image source, Virginia Robertsimage captionVirginia Giuffre, then Roberts, was pictured with Prince Andrew in London in 2001

In the latest stage of the sexual assault case against him, Prince Andrew is expected to argue he has not been served papers, and will challenge the jurisdiction of the case.

Virginia Giuffre has launched a civil case against the duke – and papers must be "served" before it can proceed.

A lawyer for the Duke of York, 61, is expected to appear in a New York pre-trial court hearing on Monday.

He denies all the allegations against him.

The hearing, to be held in a video conference, will consider the next stages of the case, which began last month.

The judge will decide whether papers were in fact served and whether the case can proceed.

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Ms Giuffre, now 38, was an accuser of convicted sex offender Jeffrey Epstein, and claims she was sexually assaulted by the prince at three locations, including New York City.

The case centres around allegations the prince sexually abused Ms Giuffre – then known as Virginia Roberts – at the London home of Epstein associate Ghislaine Maxwell, and at Epstein's homes in Manhattan and Little St James in the US Virgin Islands.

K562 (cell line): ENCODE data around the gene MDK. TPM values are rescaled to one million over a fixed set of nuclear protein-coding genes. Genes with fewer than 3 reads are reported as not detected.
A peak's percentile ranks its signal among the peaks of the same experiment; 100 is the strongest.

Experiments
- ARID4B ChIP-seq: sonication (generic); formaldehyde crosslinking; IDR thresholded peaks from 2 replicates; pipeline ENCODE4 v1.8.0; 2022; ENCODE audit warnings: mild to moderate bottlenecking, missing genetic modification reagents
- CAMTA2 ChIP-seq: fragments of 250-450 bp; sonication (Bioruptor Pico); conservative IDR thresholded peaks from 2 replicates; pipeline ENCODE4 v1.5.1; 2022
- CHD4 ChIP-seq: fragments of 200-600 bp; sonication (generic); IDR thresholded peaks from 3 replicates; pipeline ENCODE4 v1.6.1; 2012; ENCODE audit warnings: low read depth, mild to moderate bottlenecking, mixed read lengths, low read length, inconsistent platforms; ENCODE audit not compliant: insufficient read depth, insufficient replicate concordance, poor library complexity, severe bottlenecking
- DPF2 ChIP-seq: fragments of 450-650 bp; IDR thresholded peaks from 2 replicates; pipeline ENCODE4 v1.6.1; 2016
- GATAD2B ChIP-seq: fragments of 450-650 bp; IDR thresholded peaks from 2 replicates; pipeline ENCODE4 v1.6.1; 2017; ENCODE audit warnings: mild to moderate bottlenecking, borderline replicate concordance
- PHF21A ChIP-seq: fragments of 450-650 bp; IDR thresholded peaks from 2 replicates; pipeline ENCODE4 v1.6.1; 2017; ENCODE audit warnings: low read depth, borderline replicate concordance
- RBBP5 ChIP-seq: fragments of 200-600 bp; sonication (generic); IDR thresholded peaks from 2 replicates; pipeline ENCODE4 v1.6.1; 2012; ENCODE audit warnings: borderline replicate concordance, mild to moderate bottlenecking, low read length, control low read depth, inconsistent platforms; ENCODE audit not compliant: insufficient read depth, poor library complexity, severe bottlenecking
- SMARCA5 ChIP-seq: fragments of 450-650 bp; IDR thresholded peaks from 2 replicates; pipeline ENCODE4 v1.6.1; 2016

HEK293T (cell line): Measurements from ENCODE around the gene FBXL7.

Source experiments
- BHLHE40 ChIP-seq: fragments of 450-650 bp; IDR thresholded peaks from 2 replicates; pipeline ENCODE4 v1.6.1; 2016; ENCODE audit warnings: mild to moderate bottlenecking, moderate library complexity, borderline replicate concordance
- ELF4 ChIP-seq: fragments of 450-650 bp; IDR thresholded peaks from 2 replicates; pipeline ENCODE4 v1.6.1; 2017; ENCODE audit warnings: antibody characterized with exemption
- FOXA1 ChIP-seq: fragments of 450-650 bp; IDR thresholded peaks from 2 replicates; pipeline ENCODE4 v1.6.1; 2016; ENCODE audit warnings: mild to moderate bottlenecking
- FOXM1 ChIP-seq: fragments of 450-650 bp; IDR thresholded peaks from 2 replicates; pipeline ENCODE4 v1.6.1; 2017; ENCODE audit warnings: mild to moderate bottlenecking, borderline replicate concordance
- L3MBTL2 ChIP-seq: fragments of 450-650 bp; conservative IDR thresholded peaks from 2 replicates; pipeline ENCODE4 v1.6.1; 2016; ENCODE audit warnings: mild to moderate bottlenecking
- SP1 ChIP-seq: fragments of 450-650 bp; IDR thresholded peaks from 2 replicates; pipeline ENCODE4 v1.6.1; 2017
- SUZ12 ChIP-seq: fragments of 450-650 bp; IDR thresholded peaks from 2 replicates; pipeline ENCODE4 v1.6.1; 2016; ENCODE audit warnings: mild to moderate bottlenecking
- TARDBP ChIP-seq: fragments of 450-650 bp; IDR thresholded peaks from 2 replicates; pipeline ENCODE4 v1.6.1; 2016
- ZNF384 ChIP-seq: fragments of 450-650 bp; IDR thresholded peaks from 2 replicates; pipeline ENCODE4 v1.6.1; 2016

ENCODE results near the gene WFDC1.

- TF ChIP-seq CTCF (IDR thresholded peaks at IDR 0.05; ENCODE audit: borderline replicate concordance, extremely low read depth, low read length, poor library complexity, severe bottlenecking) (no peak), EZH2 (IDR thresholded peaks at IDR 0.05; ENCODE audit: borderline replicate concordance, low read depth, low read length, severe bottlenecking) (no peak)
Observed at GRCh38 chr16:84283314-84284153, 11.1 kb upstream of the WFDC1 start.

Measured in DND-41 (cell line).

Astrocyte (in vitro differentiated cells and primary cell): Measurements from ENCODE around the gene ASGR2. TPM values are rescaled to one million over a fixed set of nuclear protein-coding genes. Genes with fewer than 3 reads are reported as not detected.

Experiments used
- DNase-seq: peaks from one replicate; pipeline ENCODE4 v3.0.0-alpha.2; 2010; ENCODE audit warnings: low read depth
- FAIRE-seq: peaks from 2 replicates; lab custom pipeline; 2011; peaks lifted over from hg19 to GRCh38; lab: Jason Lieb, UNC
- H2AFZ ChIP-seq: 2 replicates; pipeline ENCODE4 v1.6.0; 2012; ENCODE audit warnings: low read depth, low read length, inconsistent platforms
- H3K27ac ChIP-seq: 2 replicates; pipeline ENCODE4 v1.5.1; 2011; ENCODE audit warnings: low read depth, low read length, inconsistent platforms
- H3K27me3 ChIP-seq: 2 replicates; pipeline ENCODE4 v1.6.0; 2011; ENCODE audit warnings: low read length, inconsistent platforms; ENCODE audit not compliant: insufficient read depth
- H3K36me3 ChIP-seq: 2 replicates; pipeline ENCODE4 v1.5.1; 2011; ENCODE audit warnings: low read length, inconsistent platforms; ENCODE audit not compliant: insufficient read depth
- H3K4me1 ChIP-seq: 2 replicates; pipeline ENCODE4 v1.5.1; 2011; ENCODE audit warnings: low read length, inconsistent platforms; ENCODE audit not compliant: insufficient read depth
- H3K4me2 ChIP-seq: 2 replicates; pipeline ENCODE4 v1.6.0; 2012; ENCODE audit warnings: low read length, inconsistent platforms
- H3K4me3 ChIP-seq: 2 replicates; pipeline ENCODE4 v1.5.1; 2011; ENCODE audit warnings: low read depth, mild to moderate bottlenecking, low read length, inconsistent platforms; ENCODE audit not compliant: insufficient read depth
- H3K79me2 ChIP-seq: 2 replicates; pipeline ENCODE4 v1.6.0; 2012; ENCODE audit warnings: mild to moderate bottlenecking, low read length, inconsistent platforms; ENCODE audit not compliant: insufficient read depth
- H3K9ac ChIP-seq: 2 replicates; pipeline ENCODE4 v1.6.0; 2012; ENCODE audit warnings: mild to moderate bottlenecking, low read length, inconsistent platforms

It claims Prince Andrew engaged in sexual acts without Ms Giuffre's consent, knowing how old she was, and "that she was a sex-trafficking victim".

The prince, the Queen's second son, has consistently denied the claims, and told BBC Two's Newsnight in 2019: "It didn't happen. I can absolutely categorically tell you it never happened. I have no recollection of ever meeting this lady, none whatsoever."

media captionPrince Andrew said in 2019 that he could not recall any incident involving Virginia Roberts.

Newly-filed documents showed the prince will be represented by lawyer Andrew B. Brettler, of the Los Angeles-based law firm Lavely & Singer.

Mr Brettler was named in the Hollywood Reporter's 2019 Power Lawyers list and specialises in "media and entertainment litigation", according to the firm's website.

Ms Giuffre's lawyers claimed papers were left with a police officer at the gates of Prince Andrew's Windsor home last month.

According to court documents from Ms Giuffre's lawyers, an answer is due from him by 17 September and "if you fail to respond, judgment by default will be entered against you for the relief demanded in the complaint".